Recreation; Re: Creation

I’ve been in the Bahamas, on vacation, and I’ve also been intoxicated with a piece I’m writing, the slow movement of a prospective symphony. It’s emerging as a pop ballad, with classic doowop harmony; cheesy, some might say, but isn’t it supposed to be? And all scored for a Haydn-size orchestra, two oboes, bassoon, two horns, and strings. Quite a trick, I might say, scoring a pop ballad for those instruments. Where’s the rhythm section? (Though that’s not the biggest problem — cello and double bass, playing pizzicato, can make a lot of rhythm. What’s hard is adapting the lightness, the transparency of a small classical orchestra to music that, first, isn’t often light or transparent, and, second, is normally built from several sonic layers, which the instruments I’m using can’t easily create.)

But speaking of Haydn, there’s something I forgot in my post on his Creation. If, as I suggested, we perform it with an understanding that Adam and Eve really are the climax — because, in Haydn’s conception, God needed conscious beings to see the glory of His work — then one crucial moment is the duet and chorus near the start of Part Three, sung by the two first humans. It conveys both the freshness of Eden and — with its measured pace and especially with the awed timpani that begin about two minutes in — the majesty of what’s happening. Without any special fuss, the conductor should make the awe audible.

And my Creation post spurred this from my music critic colleague Marion Lignana Rosenberg:

Is it possible that much of what we’re up against here is the lingering (indeed, still massive) prejudice that music is an “absolute” and “autonomous” realm? The notion that “the text doesn’t matter” is an inevitable outgrowth of that fancy. Tending to reinforce that idea, on our shores, is the brute fact that relatively little texted music in the standard classical repertory is in the lingua franca of contemporary U.S. audiences. (No screed of my own on the scourge of monolingualism…)

Not to get too hermeneutical on you, but also troublesome is the idea that “the” meaning of “The Creation” (or any other work) inheres in the text or notes and will simply manifest, by magic, upon reaching listeners’ eyes and ears. Don’t get me wrong: I’m not an “anything-goes” kind of gal, and I think that we all — performers, administrators, audience members, and critics — need to make a reasonable effort to grapple with Haydn on his own terms, to the extent that that is possible. But doing so requires that we recognize that Haydn’s eighteenth-century Catholicism is very different from today’s Catholicism, and thus demands that we all, Catholics and non-Catholics alike, engage with an alien faith. Ultimately, it compels each individual listener to take an active part in the excavation, teasing out and (no pun intended) creation of meanings, since “The Creation” cannot possibly mean the same things to us today that it may have meant to Haydn and his contemporaries.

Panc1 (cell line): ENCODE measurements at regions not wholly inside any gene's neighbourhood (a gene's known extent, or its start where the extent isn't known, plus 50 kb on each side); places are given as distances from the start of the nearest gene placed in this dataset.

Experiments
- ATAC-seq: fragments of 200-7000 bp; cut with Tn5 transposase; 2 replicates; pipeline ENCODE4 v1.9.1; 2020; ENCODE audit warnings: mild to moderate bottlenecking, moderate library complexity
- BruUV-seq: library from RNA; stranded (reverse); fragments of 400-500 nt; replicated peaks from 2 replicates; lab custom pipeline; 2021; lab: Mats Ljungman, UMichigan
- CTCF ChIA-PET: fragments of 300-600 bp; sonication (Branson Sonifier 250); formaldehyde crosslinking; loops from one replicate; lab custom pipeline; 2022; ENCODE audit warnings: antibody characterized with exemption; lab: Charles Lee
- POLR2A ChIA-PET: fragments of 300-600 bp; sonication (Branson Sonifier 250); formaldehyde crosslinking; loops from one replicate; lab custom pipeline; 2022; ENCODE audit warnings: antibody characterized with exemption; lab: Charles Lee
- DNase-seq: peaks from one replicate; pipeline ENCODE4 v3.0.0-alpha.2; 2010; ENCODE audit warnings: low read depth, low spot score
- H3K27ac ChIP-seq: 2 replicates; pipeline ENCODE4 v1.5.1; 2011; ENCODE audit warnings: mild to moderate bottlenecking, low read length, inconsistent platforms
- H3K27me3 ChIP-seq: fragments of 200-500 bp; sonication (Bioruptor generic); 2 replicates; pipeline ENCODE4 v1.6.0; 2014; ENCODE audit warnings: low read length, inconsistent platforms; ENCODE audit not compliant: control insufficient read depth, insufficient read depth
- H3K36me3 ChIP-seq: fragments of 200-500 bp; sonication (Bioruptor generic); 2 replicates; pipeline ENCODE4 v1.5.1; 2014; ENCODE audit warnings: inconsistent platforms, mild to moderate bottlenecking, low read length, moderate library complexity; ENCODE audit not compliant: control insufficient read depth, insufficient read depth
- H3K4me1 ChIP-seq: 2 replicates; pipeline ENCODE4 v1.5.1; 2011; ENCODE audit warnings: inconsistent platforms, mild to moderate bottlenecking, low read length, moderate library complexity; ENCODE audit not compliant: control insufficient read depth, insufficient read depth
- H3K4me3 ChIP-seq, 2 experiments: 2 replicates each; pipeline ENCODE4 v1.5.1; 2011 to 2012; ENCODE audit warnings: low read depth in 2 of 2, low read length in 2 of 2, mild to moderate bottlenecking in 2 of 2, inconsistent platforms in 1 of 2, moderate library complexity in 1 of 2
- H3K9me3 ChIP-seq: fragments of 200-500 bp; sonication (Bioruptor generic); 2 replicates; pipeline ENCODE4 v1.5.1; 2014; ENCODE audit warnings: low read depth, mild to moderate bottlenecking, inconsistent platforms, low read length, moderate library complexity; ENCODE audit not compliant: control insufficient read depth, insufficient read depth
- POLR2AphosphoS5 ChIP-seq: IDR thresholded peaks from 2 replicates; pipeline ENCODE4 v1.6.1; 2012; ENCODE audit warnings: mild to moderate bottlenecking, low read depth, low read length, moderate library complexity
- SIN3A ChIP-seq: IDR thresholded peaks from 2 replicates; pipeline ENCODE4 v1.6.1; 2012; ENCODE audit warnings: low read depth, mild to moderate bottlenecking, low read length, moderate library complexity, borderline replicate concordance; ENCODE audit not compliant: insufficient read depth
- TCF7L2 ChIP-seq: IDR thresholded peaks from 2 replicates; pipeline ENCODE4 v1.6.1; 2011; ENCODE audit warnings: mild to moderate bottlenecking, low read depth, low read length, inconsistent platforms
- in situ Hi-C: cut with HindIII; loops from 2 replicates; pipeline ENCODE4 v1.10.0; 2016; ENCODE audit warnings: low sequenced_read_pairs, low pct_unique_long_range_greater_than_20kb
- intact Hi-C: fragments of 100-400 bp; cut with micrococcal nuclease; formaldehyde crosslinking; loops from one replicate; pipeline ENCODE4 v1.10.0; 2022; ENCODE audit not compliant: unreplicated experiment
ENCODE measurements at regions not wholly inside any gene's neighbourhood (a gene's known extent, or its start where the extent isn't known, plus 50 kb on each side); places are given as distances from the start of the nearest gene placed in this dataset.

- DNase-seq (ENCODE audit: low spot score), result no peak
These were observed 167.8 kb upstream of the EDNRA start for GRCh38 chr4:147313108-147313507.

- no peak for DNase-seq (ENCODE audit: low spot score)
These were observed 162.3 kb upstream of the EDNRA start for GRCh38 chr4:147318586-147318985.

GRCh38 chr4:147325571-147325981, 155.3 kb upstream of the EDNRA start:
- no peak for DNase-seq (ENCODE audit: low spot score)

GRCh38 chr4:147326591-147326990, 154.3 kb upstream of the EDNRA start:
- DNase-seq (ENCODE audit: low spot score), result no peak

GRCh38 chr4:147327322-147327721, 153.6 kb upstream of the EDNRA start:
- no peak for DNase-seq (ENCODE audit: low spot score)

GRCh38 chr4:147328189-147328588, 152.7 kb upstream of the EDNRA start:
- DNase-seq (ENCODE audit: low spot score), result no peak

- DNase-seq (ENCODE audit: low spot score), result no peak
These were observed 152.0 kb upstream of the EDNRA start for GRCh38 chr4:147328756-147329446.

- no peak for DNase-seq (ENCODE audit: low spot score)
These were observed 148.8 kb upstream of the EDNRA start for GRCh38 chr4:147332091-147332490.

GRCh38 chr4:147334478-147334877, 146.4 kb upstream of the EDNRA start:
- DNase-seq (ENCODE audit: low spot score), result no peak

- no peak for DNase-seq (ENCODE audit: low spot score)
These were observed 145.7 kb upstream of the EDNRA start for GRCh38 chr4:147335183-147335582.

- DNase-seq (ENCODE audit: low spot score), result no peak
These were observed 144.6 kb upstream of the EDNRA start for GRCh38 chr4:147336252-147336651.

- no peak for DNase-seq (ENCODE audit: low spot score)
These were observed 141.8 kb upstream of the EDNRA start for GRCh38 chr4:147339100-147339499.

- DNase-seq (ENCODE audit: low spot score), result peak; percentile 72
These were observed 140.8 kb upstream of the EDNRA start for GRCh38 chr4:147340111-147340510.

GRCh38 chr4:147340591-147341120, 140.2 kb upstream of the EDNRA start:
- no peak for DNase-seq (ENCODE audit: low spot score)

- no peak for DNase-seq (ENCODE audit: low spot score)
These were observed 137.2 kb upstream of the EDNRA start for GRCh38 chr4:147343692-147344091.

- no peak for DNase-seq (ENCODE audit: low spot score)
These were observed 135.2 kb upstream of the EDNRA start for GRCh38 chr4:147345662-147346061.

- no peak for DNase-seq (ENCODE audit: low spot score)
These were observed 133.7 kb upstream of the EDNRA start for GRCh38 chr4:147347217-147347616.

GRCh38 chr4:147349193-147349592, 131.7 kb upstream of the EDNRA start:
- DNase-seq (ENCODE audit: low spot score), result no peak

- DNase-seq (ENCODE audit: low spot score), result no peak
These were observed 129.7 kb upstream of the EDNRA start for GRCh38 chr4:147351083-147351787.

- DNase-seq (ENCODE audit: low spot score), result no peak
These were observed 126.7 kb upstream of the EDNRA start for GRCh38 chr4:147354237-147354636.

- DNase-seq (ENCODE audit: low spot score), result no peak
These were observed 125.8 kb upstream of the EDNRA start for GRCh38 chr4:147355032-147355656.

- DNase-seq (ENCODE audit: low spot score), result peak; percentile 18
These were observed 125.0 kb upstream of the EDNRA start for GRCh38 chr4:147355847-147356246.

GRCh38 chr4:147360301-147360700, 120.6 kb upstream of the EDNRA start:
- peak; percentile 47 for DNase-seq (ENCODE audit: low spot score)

Well said, all of that, as was something Marion added after we’d traded e-mail, about a 1966 recording of The Creation, conducted by Eugen Jochum, which she and I both like. I’d said that the performers seem to understand the piece instinctively, and she corrected me with fine precision:

Isn’t it possible that [Jochum’s musicians] had a mid-century education that included music/choir, elocution, the memorizing and recitation of poetry and Biblical passages etc. – that (some? all?) were native speakers of German – that their society was, at the very least, less religiously fractious (fie on me – but I think you know what I mean) than the 2004 USA?

Or even an early-century education (20th century, of course). And since Jochum conducts the Bavarian radio chorus and orchestra, I’d assume that all of them (as well as the three soloists, all German) were native German speakers. Thanks, Marion, for so neatly summarizing everything that goes into what I’d carelessly called instinct. Cultural traits don’t arise by accident, and we shouldn’t take them for granted.

About that notion that music is autonomous: We run into that throughout the classical music world, whenever anybody claims that a masterwork is “timeless,” or when a work’s structure is alleged to be the most important thing about it. This nonsense underlies Julian Johnson‘s very annoying book, Who Needs Classical Music?. It’s the only book-length justification for classical music I’ve seen, but it’s tendentiously crippled by its claim that complex structure puts classical music beyond the reach of both time and everyday life.

That’s delightfully rebutted in Conventional Wisdom: The Content of Musical Form, a book by my favorite musicologist (and certainly the most joyful I’ve ever read), Susan McClary, whom you can read about here and here. Susan shows that musical structure is historically conditioned, just like clothes, literary styles, and philosophical ideas (my comparisons, not hers). And why wouldn’t it be? Don’t composers breathe and bleed like everybody else? Susan’s discussion is in no way reductive. Music, after she examines it, doesn’t dissolve into its cultural meaning. Just the reverse — it seems more vital (and more musical) than ever.

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